We’re going to try a little game right now. Pretend you are one of your parents, and you forgot your reading glasses and are having trouble reading the small newspaper print. Get your face really close to this column, so close that you can get high off the ink. Right now, you are metaphorically the Boston Red Sox on the eve of the World Series, i.e., “this close.”
If you tell a baseball team it is cursed often enough, you are only ensuring that the aforementioned baseball team is going to be a psychological mess. Those who talk about the curse perpetrate the curse. And it’s not just my home team that has come “this close” only to psych themselves out.
Enter the personal parallel. I psych myself out like it’s my major (and it’s not, my major is anthropology). I don’t just lose all my tennis matches because I am a terrible athlete — I lose them because I am convinced from the very beginning that I cannot possibly win the match. I use humor and blame fate prematurely in order to mask my insecurities. And, lo and behold, I lose. And, baby, I am not the only psych-myself-outer.
Everyone does it: “I’m going to flunk this exam;” “I won’t get this job;” “That boy is never going to leave his Bible-thumping, non-bed-thumping girlfriend and ask me out.” When you keep saying these things to yourselves, they come true. We curse ourselves. Our negativity hexes us, and what’s worse, once we start, we have trouble stopping believing in it — to the point where we think we have screwed over all of humanity simply by being there.
I, personally, am convinced that the reason the Red Sox win or lose a game, or the reason Lleyton Hewitt wins or loses a match, is entirely central to my watching the game or checking the score online. I personally feel like my physical or virtual presence taunts fate, and thus causes my athlete(s) of choice to blow chunks. The reason the Red Sox won game 5? I stopped watching. If the Red Sox lose the World Series, it’s because I wrote about them too much in this very column. If the Red Sox win, well — then, wahoo!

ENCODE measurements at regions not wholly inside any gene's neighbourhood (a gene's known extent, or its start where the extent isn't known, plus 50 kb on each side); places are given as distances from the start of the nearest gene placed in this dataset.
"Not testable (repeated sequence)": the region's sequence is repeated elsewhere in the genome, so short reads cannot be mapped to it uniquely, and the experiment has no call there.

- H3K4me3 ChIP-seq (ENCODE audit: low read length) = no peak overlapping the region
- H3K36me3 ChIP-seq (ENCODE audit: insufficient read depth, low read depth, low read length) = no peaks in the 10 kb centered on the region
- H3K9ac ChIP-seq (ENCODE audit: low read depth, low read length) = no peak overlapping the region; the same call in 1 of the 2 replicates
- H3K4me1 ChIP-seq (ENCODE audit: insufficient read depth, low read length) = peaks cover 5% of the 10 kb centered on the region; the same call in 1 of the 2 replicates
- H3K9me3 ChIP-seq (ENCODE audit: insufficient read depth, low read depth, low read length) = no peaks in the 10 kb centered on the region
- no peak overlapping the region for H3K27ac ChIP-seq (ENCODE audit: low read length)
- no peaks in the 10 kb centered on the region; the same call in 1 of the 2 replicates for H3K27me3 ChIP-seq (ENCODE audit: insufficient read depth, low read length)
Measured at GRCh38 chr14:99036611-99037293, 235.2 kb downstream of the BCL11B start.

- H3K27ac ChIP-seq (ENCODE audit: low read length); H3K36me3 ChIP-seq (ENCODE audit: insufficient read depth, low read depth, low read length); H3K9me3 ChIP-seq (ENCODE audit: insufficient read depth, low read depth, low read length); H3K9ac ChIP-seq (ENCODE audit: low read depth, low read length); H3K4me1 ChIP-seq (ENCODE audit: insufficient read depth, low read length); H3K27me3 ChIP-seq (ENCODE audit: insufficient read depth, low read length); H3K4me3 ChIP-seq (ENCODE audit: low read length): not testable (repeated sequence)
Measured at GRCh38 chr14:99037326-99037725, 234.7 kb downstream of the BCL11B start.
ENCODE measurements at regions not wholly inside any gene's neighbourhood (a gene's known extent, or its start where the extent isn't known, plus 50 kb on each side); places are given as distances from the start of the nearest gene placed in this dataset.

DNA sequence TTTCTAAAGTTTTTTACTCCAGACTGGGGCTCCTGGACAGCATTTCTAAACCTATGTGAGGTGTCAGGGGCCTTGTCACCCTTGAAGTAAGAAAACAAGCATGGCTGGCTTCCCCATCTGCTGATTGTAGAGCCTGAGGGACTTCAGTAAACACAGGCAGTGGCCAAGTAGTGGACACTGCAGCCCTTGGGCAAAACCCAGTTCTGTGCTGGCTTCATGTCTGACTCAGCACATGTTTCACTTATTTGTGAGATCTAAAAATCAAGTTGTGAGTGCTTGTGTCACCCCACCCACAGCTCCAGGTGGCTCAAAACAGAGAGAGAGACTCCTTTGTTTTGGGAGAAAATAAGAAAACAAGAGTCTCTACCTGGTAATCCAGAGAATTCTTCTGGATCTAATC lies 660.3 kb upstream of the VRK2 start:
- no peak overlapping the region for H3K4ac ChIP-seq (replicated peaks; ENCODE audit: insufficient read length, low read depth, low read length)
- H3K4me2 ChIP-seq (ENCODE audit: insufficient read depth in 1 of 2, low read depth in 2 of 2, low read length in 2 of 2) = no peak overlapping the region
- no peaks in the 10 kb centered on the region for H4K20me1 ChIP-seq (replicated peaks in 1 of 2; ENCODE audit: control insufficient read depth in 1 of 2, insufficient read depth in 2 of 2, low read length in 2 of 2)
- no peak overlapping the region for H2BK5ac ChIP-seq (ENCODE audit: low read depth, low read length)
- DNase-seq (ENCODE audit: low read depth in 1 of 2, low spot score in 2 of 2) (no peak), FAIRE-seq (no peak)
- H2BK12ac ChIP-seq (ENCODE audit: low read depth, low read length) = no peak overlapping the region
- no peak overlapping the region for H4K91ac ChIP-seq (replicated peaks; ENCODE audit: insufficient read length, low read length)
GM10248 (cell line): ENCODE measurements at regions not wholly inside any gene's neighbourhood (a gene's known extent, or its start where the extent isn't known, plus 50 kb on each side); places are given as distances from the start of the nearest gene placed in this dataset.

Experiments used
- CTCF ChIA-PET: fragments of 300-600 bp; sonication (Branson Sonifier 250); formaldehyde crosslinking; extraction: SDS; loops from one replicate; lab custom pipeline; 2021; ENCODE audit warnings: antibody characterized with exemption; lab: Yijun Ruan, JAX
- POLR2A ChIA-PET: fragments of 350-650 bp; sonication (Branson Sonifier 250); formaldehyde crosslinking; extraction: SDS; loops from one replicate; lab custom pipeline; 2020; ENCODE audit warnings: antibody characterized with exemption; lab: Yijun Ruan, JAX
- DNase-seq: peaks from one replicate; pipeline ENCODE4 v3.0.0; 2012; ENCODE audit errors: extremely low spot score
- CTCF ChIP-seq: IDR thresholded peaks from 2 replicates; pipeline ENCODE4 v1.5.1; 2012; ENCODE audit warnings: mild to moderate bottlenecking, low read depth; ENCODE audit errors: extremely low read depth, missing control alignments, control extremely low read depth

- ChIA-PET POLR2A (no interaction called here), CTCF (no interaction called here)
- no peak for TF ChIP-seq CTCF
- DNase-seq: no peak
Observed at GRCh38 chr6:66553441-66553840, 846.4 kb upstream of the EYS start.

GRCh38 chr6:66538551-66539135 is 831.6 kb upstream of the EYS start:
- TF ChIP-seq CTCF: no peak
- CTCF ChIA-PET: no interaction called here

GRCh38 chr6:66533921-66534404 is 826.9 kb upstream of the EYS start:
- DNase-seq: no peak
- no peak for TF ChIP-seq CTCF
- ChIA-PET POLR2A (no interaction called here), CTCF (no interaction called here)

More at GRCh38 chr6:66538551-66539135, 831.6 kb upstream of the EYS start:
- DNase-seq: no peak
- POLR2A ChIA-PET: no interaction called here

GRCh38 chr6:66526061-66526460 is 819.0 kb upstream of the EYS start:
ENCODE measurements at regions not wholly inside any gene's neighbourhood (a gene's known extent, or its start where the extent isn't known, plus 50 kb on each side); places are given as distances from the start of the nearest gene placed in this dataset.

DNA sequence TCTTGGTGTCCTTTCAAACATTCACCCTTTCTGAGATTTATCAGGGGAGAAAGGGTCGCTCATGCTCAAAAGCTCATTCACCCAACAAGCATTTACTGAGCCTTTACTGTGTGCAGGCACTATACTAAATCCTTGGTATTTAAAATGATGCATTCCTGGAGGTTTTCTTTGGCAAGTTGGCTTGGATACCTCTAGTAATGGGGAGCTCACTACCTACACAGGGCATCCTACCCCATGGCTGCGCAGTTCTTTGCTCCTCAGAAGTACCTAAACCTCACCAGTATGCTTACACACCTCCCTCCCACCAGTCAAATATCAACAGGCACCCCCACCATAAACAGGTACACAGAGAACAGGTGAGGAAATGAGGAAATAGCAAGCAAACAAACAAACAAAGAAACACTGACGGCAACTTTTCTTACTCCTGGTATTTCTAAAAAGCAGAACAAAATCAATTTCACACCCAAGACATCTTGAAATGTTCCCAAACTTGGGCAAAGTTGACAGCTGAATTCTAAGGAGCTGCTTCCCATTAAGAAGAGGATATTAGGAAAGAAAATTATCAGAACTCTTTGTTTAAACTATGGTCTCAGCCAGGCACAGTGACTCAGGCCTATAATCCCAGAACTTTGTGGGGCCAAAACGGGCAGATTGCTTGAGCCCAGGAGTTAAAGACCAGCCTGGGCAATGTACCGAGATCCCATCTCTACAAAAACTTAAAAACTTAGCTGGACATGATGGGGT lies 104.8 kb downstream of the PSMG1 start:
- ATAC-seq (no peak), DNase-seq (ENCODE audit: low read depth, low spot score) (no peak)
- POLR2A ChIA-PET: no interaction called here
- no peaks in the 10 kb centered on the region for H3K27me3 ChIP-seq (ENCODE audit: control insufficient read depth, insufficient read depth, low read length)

The same holds true for the elections. A certain friend of mine wants Kerry to win so badly that she is actually afraid her wanting it has officially jinxed him. She also couldn’t sleep for a few days because she kept worrying about not being able to sleep. While drugs could help this neurotic individual, she isn’t alone in her fears. In this day and age, failure isn’t just an option — it’s a whole alternative lifestyle.
It’s important to understand that I am discussing two pieces of a single disease. One is real: if you fear not being able to sleep, you will not be able to sleep. Your fears do in fact have a physical effect on your abilities. The other is a fantasy: if Kerry loses the election, my friend is not at fault. It’s those bastard idiots in the Midwest and the South who are to blame.
I’m not saying we should try to be more self-confident or put our faith in a benevolent higher power that actually likes us. Though that would be nice, the upbeat outlook is not a foolproof against failure and disappointment. Think of it this way. We have an amazing talent for fooling ourselves. Why not use it to our advantage? Rather than saying, “I’m going to fail this test,” say, “Not only am I going to ace this test, I’m going to be the only person in the class to do so. And I am bleeping hot.” None of these positive statements may actually be or come true, but they will be entertaining and put you in a good mood. I don’t believe in self-actualization; I’m not that optimistic/stupid. Yet a sense of humor is necessary to keep yourself from sinking into the doldrums, staking your claim on the territory, and building a lonesome homestead with logs of depression and bad luck.
So, when it comes to the Red Sox, Bostonians need to realize that a) the Sox are not going to lose if they don’t pray enough or that God likes St. Louis better (seriously, come on now) and b) shut up about the curse — bringing it up incessantly is detrimental to the cause. There ought to be a moratorium against the words “Bambino,” “curse,” and “1918.”
Finally, my solution can be summed up in three easy steps: stop thinking you have an effect on things you don’t, stop thinking you’re going to mess up the things you do have an effect on, and interfere with the First Amendment in order to ban stupidity and newspaper discussion of the c-word.
Oh, and a word to Jimmy Fallon about the whole unwarranted optimism thing. You are very cute and funny. I love you dearly. But you are never ever EVER going to be a movie star. Go back to SNL. Now. Before it’s too late. Ditto to Chris Kattan.
Katherine Stevens is a baseball prophetess, no C-word, and is a better writer than her editor.